CHARLOTTE, N.C. -- It seemed like a no-brainer two months ago that the Carolina Panthers would activate Matt Kalil, their $55.5 million left tackle, as soon as he was eligible to return from injured reserve. The offensive line was a mess because of injuries.
Kalil was eligible to return on Monday.
There was no movement by the Panthers.
And according to coach Ron Rivera, there likely won't be with only a few days to prepare for Thursday's prime-time game in Pittsburgh (8:20 p.m. ET, Fox).
Even if this weren't a short week, it's unlikely the Panthers would have activated Kalil, the younger brother of starting center Ryan Kalil. That's how well his replacement, Chris Clark, and the rest of the offensive line have played during a 6-2 start.
Carolina has given up only seven sacks the past five games after giving up five the first two. On the season, they have given up the third-fewest quarterback pressures (55), trailing the New Orleans Saints (43) and Los Angeles Rams (53).
Two weeks ago, the line gave up zero sacks against Baltimore's top-rated defensive that had 11 a few weeks earlier.
"Our offensive line is playing as confident as they ever have," quarterback Cam Newton said. "For guys labeled as undesirables or misfits, they sure are doing a great job.
"C.C. with his leadership, being on a couple teams and playing with great quarterbacks, he understands what it takes to win."
In other words, the quarterback is happy, so don't upset the apple cart.
Replacing Clark with Matt Kalil might do that. Clark is second among Carolina offensive linemen, with a 63.1 grade, according to Pro Football Focus. Right tackle Taylor Moton leads the way at 78.9. Right guard Trai Turner is at 62.9, Ryan Kalil at 60.8 and left guard Greg Van Roten at 60.1.
But it starts with Clark, because he protects Newton's blind side.
"For him, knowing that at the left tackle position and helping guys like Sweat Pack [Moton], Trai and Rhino [Ryan Kalil] ... it's a correlation of guys putting great work in throughout the week and showing up on Sunday," Newton said.
It's one thing to throw a skill player back into the mix when healthy. It's another to replace a lineman when so much of what happens up front is based on chemistry, even though there never was a doubt last season that Ryan Kalil would return when he recovered from his neck injury.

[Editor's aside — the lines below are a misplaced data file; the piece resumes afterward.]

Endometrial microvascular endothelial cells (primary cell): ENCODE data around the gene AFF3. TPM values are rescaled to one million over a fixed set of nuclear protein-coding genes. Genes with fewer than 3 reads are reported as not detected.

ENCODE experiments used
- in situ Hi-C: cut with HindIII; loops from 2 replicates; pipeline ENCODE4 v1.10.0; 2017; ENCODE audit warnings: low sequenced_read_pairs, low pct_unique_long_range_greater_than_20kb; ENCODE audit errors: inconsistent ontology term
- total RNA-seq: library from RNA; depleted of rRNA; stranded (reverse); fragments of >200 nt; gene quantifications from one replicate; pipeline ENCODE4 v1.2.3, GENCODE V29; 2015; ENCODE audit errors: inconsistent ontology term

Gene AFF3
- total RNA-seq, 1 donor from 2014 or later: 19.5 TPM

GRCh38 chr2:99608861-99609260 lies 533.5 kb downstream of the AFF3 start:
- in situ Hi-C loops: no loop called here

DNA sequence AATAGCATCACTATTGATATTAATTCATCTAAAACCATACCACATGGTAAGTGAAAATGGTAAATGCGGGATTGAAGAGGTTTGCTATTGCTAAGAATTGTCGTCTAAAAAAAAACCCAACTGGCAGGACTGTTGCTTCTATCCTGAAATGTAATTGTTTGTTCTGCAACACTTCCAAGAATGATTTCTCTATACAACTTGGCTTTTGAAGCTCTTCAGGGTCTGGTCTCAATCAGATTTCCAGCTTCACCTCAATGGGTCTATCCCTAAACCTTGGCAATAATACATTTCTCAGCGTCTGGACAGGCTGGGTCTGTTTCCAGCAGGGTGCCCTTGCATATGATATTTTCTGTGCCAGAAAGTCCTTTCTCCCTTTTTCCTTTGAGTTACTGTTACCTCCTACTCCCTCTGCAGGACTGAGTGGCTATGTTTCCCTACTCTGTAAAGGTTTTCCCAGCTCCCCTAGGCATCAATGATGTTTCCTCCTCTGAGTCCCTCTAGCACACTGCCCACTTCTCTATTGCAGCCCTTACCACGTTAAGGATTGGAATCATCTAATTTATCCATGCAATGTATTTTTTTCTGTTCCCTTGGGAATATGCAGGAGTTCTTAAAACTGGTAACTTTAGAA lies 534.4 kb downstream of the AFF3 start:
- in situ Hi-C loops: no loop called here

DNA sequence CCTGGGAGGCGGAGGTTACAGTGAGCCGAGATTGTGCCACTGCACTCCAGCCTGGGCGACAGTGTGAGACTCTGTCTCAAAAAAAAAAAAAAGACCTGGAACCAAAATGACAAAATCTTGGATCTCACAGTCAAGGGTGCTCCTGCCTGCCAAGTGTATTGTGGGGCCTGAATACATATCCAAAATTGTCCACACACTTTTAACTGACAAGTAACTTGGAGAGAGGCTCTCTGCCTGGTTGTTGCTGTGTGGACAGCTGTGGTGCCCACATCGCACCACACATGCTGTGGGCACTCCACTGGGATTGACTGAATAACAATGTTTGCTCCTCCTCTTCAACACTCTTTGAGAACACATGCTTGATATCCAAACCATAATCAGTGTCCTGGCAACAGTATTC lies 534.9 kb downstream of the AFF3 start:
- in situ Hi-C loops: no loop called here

But Ryan is a five-time Pro Bowler and team captain. Matt hasn't made the Pro Bowl since his rookie season (2012). Matt's last season with Minnesota, in 2016, was spent mostly on injured reserve with a hip injury.
Matt Kalil struggled the first half of last season with the Panthers. Despite improvement the second half of the year, his grade of 50.8 by Pro Football Focus paled in comparison to the 86.5 of then-right tackle Daryl Williams.
Kalil also struggled during the preseason, giving up two sacks against Miami before having his knee scoped and ultimately landing on injured reserve. So even when he returns, it could take a while to get comfortable.
Clark, 33, has been comfortable since signing the Tuesday before the second game after missing the second half of the 2017 season at Houston with an ankle injury. He played every snap that game and has a PFF above average grade of 63.1 since. He's doing it all with a one-year deal for the veteran minimum of $915,000.
So if Kalil were healthy enough to activate to the regular roster -- and he said weeks ago that he was on track to return on schedule -- how would you explain having your highest-paid offensive lineman riding the bench?
That alone could cause problems.
But Clark said it's not about that.
"Everybody is hungry," he said. "When you've gone through what we've gone through, getting to the Super Bowl and losing -- I did that at Denver -- you have that one goal, and that is to get back.
"Right now, we're getting it done. We're playing for our brother [Matt] and hope all goes well with that, but it's always next-man-up mentality."
As long as Kalil isn't active, there's no pressure to make a change. There is no deadline for the Panthers to activate Kalil, either. They will have 21 days to make the decision on what to do once Kalil starts practicing, and as of now, he hasn't done that.
You can't blame Newton if he wants to keep things the same. He's off to the best start of his career with 15 touchdown passes and 19 total touchdowns (including rushing) to only four interceptions. He had 19 touchdowns and 11 interceptions during his 2015 NFL MVP season.
Newton has been sacked only 12 times. The count was 20 this time a year ago.
You can't blame running back Christian McCaffrey if he wants to keep things the same. He's averaging 4.5 yards on runs between the tackles, compared to 3.3 a year ago.
It's a tricky situation for the Panthers and general manager Marty Hurney, who didn't negotiate the Kalil contract that has been criticized as too big from the outset. Former general manager Dave Gettleman is responsible for that.
Rivera has done his best to avoid the subject, saying he won't get into what-ifs about Kalil.
"We're in a good spot," he said. "It's one of those things that as [Clark] continues to play and Matt continues to rehab, we'll see how things go as we get down the line. But right now, we're in a good situation. We're very fortunate."
That makes maintaining the status quo a no-brainer.